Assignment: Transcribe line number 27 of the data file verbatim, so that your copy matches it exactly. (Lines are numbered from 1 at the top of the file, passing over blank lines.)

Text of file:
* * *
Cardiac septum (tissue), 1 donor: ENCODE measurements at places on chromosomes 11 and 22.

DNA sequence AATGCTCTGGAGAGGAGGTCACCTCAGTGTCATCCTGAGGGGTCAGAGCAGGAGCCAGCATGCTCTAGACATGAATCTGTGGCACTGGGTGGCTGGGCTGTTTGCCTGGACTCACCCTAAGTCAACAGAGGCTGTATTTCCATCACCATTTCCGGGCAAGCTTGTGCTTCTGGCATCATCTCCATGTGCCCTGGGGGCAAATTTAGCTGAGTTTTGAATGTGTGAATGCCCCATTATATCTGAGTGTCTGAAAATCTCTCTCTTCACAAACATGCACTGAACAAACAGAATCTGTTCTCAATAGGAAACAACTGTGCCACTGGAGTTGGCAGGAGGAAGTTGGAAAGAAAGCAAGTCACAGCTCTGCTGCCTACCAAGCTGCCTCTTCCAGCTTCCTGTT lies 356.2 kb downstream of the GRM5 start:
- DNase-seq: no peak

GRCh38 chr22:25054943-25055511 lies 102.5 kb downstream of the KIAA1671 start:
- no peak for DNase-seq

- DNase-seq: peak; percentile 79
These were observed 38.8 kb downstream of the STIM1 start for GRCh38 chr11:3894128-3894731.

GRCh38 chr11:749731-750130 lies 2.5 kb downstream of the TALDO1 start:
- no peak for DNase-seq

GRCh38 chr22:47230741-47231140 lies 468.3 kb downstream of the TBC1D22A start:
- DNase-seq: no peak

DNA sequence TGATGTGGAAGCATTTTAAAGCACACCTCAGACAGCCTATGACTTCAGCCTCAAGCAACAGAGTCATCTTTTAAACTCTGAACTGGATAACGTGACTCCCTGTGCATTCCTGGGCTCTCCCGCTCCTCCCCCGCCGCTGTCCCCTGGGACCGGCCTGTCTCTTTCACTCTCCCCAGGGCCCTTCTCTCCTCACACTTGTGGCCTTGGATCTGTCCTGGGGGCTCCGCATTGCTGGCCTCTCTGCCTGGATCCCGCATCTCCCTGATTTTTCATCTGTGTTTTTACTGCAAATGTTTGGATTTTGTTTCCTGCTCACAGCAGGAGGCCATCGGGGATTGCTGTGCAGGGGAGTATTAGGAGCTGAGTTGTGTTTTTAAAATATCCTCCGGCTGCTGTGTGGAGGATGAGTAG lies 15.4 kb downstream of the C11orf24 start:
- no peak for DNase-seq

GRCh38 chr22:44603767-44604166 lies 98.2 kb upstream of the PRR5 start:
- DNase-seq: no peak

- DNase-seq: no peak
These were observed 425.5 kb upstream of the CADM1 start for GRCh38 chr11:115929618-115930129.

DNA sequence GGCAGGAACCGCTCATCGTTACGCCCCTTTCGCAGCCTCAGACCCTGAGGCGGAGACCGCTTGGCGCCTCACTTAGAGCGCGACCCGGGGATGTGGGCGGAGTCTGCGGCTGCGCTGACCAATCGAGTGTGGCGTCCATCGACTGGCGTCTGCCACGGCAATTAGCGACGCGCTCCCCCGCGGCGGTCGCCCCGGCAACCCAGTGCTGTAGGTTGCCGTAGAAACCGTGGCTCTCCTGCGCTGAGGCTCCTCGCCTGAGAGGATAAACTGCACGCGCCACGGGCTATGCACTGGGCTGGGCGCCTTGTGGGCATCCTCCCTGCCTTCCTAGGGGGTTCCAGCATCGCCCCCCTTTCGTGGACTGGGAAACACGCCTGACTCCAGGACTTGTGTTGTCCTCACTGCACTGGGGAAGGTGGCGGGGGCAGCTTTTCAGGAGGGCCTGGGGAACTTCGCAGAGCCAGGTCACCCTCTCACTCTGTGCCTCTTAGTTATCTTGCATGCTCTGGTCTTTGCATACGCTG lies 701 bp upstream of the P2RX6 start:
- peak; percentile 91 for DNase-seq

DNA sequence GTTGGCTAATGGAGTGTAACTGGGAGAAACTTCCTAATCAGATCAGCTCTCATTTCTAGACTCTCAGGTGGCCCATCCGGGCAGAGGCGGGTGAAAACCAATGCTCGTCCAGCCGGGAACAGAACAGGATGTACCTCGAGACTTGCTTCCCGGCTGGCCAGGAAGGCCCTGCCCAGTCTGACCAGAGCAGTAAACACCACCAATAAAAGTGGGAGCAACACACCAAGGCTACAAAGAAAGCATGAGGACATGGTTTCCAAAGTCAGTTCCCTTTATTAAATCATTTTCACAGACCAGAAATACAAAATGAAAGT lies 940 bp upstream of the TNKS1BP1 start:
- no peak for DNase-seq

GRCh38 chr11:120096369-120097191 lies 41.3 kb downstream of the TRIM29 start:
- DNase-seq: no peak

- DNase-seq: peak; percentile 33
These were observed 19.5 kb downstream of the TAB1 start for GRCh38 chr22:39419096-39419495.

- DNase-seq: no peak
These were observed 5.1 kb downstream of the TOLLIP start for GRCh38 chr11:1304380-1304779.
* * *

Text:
These were observed 5.1 kb downstream of the TOLLIP start for GRCh38 chr11:1304380-1304779.